Research Papers:

Oncogene- and drug resistance-associated alternative exon usage in acute myeloid leukemia (AML)

Aminetou Mint Mohamed _, Marie Balsat, Morgan Thenoz, Catherine Koering, Lea Payen-Gay, Meyling Cheok, Hussein Mortada, Didier Auboeuf, Christiane Pinatel, Mohamed El-Hamri, Charles Dumontet, Emeline Cros, Pascale Flandrin-Gresta, Olivier Nibourel, Claude Preudhomme, Mauricette Michallet, Xavier Thomas, Franck Nicolini, Françoise Solly, Denis Guyotat, Lydia Campos, Eric Wattel and Franck Mortreux

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Oncotarget. 2016; 7:2889-2909. https://doi.org/10.18632/oncotarget.3898

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Aminetou Mint Mohamed1, Marie Balsat1, Morgan Thenoz1, Catherine Koering1, Lea Payen-Gay2, Meyling Cheok3, Hussein Mortada4, Didier Auboeuf4, Christiane Pinatel5, Mohamed El-Hamri6, Charles Dumontet7, Emeline Cros7, Pascale Flandrin-Gresta1,8, Olivier Nibourel4, Claude Preudhomme4, Mauricette Michallet1,6, Xavier Thomas6, Franck Nicolini6, Françoise Solly1,8, Denis Guyotat1,9, Lydia Campos1,8, Eric Wattel1,6,*, Franck Mortreux1,*

1Université Lyon 1, CNRS UMR5239, Oncovirologie et Biothérapies, Faculté de Médecine Lyon Sud, ENS – HCL, Pierre Bénite, France

2INSERM, UMR-S1052, Centre de Recherche en Cancérologie de Lyon, Lyon, France

3Jean-Pierre Aubert Center, INSERM U837, Facteurs de persistance des cellules leucémiques, Institute for Cancer Research in Lille, Lille cedex, France

4Centre de Recherche sur le Cancer de Lyon, Inserm, Epissage alternatif et progression tumorale, Lyon, France

5Centre de Recherche sur le Cancer de Lyon, Inserm, Echappement aux systèmes de sauvegarde et plasticité cellulaire, Lyon, France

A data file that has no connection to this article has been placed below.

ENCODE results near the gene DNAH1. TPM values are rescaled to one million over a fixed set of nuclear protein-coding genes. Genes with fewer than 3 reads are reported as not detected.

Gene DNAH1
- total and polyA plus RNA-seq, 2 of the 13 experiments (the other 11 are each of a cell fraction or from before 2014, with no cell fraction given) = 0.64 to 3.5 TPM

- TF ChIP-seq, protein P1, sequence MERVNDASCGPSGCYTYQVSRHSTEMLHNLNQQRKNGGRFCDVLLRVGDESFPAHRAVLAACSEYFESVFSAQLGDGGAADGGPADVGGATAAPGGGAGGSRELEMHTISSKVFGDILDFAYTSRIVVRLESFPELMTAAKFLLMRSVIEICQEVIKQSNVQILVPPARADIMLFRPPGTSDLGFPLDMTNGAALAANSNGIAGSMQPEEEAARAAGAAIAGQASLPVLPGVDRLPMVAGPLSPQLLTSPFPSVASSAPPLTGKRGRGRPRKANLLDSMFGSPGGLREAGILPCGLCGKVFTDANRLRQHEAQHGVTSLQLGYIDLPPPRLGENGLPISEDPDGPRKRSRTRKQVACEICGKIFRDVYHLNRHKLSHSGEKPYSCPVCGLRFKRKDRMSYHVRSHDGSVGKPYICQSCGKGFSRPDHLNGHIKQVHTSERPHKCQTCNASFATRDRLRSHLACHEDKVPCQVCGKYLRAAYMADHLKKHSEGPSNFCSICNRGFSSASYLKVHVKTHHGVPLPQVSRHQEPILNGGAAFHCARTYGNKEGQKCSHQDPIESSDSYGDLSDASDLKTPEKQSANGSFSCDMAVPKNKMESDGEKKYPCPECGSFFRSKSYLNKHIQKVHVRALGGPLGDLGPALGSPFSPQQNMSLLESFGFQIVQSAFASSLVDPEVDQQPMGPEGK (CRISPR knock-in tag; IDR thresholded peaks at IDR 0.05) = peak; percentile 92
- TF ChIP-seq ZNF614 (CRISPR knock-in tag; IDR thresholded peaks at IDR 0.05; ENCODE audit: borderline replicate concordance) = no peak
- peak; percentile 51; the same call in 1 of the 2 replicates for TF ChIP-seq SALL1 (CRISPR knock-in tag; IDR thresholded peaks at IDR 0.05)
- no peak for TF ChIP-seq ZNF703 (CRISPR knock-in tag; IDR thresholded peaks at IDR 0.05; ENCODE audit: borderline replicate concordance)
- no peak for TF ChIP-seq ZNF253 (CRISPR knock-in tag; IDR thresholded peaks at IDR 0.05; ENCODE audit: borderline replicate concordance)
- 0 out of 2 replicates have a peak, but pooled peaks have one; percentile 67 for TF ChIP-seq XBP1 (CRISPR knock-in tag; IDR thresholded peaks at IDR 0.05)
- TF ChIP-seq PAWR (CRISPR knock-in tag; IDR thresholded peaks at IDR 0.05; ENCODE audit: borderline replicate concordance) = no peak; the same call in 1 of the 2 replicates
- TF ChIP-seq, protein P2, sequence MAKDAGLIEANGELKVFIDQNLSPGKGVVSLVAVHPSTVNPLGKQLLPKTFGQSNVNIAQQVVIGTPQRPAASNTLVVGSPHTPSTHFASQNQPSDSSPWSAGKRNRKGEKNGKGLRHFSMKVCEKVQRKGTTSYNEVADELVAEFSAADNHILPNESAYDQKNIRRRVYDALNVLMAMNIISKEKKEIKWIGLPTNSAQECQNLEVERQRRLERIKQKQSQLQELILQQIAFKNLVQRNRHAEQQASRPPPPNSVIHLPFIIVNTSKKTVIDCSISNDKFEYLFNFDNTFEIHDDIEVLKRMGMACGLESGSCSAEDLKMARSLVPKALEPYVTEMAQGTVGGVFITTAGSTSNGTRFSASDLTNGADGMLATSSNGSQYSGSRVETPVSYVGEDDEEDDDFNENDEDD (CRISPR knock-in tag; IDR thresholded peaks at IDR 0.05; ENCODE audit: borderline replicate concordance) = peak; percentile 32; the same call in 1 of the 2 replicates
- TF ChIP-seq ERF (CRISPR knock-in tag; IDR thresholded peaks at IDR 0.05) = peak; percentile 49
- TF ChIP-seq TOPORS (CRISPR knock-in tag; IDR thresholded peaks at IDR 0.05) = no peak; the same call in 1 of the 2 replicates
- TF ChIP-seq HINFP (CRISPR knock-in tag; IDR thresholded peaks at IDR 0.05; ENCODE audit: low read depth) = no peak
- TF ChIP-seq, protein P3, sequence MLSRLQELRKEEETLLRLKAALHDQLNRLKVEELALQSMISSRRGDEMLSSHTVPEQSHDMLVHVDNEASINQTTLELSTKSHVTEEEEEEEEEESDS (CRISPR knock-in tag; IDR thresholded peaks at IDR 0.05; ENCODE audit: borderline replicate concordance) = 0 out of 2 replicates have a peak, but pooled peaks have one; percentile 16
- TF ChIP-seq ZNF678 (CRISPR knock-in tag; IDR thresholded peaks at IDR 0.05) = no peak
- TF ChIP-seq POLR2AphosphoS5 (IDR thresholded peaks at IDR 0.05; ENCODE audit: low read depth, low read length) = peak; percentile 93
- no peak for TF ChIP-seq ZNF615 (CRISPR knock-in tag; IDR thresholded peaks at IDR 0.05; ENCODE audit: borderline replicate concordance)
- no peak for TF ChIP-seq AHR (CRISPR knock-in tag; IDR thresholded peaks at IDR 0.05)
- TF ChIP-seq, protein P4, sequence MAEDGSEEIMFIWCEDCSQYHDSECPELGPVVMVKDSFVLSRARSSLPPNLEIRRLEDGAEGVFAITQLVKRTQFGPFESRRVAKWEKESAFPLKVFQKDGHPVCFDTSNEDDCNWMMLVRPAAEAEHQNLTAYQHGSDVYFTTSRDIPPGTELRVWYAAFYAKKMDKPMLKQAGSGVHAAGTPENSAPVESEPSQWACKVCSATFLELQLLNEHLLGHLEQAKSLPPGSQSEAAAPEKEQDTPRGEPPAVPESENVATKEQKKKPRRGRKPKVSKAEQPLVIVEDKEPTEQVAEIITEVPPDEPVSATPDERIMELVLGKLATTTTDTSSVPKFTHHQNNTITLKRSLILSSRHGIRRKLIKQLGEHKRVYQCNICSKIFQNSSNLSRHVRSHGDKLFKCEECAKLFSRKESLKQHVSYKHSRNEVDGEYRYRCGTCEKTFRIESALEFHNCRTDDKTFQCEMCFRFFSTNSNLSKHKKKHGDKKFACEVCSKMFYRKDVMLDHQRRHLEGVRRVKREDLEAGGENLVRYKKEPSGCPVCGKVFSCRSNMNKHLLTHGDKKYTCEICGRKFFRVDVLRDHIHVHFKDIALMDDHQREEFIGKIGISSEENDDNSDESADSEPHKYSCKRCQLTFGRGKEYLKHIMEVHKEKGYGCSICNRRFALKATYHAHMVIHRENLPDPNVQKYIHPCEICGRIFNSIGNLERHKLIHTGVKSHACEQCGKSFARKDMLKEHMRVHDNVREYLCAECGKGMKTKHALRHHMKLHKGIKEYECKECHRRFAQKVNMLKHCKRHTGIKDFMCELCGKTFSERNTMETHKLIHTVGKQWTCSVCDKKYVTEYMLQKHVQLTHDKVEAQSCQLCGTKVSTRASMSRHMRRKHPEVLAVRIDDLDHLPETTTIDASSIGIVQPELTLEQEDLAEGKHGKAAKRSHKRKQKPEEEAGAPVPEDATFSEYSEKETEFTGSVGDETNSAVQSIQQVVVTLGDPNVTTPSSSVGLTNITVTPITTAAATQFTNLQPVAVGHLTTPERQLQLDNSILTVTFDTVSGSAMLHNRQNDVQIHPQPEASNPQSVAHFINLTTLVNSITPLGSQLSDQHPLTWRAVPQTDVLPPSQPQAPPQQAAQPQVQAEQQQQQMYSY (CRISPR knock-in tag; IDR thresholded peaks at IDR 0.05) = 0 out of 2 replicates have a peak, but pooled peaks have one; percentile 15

6Université Lyon I, Service d’Hématologie, Pavillon Marcel Bérard, Centre Hospitalier Lyon-Sud, Pierre Bénite, France

7Centre de Recherche sur le Cancer de Lyon, Inserm, Anticorps anticancer, Lyon, France

8Université de Saint Etienne, Laboratoire d’Hématologie, CHU de Saint-Etienne, Saint-Etienne, France

9Institut de Cancérologie de la Loire, CHU de Saint-Etienne, Saint Priest en Jarez, France

*These authors have contributed equally to this work

Correspondence to:

Eric Wattel, e-mail: [email protected]

Franck Mortreux, e-mail: [email protected]

Keywords: acute myeloid leukemia, alternative splicing, WT1, DEK, multidrug resistance

Received: March 16, 2015     Accepted: April 28, 2015     Published: May 12, 2015


In addition to spliceosome gene mutations, oncogene expression and drug resistance in AML might influence exon expression. We performed exon-array analysis and exon-specific PCR (ESPCR) to identify specific landscapes of exon expression that are associated with DEK and WT1 oncogene expression and the resistance of AML cells to AraC, doxorubicin or azacitidine. Data were obtained for these five conditions through exon-array analysis of 17 cell lines and 24 patient samples and were extended through qESPCR of samples from 152 additional AML cases. More than 70% of AEUs identified by exon-array were technically validated through ESPCR. In vitro, 1,130 to 5,868 exon events distinguished the 5 conditions from their respective controls while in vivo 6,560 and 9,378 events distinguished chemosensitive and chemoresistant AML, respectively, from normal bone marrow. Whatever the cause of this effect, 30 to 80% of mis-spliced mRNAs involved genes unmodified at the whole transcriptional level. These AEUs unmasked new functional pathways that are distinct from those generated by transcriptional deregulation. These results also identified new putative pathways that could help increase the understanding of the effects mediated by DEK or WT1, which may allow the targeting of these pathways to prevent resistance of AML cells to chemotherapeutic agents.

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